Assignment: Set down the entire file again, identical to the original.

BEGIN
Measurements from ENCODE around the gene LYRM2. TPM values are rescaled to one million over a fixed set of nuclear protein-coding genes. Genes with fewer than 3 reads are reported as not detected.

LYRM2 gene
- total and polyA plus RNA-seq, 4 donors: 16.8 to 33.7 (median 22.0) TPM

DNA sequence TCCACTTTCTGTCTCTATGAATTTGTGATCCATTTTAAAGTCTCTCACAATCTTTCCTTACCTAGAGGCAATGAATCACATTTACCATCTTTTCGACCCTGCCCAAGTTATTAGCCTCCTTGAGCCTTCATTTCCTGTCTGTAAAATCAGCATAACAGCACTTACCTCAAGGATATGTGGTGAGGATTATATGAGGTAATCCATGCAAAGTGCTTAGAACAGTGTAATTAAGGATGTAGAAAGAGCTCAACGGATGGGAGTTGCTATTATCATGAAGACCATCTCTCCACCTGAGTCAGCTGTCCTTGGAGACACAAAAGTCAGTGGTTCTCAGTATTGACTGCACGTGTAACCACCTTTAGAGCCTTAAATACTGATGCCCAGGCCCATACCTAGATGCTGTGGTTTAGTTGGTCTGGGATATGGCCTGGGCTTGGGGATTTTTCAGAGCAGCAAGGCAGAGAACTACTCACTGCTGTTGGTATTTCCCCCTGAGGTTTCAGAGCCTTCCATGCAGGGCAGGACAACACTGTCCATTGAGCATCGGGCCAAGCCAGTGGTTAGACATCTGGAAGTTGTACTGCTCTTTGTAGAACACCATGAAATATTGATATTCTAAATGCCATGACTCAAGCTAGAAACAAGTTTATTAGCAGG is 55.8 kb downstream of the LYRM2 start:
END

Measurements from ENCODE around the gene LYRM2. TPM values are rescaled to one million over a fixed set of nuclear protein-coding genes. Genes with fewer than 3 reads are reported as not detected.

LYRM2 gene
- total and polyA plus RNA-seq, 4 donors: 16.8 to 33.7 (median 22.0) TPM

DNA sequence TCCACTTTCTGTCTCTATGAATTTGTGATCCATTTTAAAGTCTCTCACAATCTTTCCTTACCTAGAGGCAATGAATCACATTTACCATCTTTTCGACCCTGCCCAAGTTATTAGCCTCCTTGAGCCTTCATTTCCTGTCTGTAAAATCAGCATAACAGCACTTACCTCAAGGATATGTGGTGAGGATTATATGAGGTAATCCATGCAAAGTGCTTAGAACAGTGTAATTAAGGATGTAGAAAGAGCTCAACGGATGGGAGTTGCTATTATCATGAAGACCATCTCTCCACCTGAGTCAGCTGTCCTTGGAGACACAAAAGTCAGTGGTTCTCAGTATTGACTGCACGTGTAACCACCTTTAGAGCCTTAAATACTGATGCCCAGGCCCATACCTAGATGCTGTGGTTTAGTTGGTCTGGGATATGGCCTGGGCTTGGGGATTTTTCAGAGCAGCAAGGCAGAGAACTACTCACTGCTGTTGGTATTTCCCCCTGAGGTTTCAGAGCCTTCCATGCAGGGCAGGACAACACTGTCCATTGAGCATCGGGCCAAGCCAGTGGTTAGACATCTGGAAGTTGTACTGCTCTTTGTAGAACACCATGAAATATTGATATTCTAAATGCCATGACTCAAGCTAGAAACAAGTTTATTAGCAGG is 55.8 kb downstream of the LYRM2 start: